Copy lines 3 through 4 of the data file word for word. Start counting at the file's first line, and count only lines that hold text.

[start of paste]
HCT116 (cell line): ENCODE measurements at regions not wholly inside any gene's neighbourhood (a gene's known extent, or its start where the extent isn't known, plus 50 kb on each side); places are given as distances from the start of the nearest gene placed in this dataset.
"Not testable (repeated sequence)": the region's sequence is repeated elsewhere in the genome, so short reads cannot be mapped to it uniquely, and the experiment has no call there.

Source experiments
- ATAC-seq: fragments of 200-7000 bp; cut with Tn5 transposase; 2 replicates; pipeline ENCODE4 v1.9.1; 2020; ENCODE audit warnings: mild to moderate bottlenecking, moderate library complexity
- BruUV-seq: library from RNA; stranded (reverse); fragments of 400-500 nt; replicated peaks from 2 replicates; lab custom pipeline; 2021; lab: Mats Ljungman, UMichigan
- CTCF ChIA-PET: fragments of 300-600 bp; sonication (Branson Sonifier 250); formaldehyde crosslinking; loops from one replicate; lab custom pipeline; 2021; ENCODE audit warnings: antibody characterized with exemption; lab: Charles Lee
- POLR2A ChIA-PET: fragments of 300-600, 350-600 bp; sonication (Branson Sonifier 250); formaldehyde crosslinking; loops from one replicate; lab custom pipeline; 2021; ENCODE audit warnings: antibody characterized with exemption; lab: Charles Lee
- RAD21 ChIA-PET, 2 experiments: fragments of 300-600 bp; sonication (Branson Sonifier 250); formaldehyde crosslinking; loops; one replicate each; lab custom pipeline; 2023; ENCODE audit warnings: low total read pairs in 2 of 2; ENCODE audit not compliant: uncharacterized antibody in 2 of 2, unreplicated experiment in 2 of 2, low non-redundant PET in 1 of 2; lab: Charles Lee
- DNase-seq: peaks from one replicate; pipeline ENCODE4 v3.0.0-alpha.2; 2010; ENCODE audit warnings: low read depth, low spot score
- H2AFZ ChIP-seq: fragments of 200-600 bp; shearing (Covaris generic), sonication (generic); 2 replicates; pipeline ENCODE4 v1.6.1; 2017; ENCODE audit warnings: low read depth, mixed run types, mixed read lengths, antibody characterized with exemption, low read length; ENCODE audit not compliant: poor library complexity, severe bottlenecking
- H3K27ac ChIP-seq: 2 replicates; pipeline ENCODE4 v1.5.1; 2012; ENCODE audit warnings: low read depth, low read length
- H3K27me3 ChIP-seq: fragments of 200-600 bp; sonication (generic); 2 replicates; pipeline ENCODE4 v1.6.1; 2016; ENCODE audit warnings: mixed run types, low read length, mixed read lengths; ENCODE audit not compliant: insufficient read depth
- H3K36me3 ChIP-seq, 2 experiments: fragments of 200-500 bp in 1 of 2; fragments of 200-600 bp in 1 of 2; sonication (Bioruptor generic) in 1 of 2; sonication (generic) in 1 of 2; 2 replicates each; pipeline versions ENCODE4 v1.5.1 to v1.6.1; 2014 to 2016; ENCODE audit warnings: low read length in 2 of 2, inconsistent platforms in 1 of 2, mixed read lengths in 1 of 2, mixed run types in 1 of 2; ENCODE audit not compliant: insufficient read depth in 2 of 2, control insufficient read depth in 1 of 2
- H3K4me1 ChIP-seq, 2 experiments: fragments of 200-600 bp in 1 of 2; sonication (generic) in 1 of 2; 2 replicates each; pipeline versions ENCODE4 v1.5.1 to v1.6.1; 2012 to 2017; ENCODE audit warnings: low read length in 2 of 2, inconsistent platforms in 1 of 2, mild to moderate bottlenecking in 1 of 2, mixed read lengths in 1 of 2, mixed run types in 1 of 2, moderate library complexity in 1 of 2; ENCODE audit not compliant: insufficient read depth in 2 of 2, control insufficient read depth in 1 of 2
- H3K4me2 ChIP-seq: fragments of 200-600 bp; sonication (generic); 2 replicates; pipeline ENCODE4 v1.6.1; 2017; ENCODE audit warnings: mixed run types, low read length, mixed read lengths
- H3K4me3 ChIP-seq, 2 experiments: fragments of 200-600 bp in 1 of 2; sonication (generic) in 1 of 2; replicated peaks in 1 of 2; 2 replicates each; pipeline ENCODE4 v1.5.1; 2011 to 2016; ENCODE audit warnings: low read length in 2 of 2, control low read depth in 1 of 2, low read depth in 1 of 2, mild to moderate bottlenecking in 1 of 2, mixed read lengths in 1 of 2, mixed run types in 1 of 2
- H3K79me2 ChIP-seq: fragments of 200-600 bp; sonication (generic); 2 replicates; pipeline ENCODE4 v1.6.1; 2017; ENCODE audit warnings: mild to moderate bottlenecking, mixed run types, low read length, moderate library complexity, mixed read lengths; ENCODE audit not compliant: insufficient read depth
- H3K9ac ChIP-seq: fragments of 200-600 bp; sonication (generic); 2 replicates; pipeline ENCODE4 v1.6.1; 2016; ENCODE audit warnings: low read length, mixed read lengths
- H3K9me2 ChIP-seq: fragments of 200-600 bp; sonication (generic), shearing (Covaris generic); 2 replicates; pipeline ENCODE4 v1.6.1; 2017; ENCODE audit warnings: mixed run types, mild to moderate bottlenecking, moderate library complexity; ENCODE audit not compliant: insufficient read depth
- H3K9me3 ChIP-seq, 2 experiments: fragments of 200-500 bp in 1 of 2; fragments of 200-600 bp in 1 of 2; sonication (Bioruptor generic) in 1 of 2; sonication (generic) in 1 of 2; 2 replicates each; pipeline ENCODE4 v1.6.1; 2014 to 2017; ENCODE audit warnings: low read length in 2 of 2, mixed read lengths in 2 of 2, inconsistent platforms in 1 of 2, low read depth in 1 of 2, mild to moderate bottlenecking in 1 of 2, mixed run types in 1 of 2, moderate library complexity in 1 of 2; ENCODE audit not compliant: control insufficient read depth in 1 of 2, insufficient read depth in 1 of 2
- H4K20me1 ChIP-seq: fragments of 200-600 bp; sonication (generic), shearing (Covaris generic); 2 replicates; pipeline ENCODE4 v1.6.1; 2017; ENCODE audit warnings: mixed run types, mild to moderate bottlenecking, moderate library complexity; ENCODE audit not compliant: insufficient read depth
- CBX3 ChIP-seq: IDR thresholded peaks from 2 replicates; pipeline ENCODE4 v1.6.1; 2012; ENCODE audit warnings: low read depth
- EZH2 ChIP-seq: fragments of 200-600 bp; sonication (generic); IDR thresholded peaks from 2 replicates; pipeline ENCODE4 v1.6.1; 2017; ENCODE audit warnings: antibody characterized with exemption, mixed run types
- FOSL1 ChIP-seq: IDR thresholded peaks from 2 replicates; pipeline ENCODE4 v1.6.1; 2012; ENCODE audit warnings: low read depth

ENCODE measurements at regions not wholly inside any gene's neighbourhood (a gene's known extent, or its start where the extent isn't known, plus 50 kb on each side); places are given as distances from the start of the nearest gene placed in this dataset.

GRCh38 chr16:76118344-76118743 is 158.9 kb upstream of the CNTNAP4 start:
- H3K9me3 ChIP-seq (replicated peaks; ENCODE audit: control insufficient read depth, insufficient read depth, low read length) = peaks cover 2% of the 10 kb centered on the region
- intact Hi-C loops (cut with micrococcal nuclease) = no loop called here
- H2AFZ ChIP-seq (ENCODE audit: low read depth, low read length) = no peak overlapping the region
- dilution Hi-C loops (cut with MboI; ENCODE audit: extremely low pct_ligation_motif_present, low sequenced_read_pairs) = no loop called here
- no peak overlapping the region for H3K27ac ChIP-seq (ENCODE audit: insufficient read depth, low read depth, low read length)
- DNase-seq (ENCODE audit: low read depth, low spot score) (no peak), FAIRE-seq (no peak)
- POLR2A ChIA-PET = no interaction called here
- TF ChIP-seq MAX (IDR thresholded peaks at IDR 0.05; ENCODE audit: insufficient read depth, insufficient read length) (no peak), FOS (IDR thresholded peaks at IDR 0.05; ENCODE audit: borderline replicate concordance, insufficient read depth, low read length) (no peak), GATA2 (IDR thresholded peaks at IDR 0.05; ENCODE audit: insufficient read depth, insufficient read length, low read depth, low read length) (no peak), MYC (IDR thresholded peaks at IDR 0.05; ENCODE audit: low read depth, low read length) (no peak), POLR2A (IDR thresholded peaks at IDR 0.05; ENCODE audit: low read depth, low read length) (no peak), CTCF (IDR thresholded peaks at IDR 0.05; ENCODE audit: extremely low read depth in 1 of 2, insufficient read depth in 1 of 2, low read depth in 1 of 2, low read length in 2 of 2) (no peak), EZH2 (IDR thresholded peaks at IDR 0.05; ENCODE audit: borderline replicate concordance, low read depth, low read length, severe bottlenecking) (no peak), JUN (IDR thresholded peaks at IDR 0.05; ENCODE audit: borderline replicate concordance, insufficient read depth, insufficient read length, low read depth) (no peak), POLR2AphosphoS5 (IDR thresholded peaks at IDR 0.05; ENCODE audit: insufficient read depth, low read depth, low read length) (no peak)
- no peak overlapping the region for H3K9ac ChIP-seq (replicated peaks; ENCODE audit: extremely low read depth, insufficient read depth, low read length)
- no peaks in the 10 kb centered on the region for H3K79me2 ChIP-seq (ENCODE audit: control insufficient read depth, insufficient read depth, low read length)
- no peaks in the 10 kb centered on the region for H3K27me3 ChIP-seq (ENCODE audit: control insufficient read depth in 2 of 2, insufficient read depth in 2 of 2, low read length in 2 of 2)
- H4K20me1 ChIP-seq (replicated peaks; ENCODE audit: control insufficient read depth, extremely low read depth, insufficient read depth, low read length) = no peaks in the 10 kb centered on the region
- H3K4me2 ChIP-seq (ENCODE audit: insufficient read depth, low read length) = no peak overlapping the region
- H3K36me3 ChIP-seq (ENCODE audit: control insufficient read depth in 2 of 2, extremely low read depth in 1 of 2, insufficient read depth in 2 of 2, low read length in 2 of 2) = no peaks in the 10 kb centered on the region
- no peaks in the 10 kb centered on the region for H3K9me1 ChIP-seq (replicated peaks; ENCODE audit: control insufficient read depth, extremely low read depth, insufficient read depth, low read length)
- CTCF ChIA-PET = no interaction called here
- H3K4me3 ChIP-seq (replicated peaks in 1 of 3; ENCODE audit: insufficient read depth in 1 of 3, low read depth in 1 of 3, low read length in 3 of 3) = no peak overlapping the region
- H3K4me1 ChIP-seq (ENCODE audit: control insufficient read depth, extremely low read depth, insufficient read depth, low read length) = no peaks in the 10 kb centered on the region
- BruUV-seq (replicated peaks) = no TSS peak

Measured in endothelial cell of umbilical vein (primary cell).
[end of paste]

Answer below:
Source experiments
- ATAC-seq: fragments of 200-7000 bp; cut with Tn5 transposase; 2 replicates; pipeline ENCODE4 v1.9.1; 2020; ENCODE audit warnings: mild to moderate bottlenecking, moderate library complexity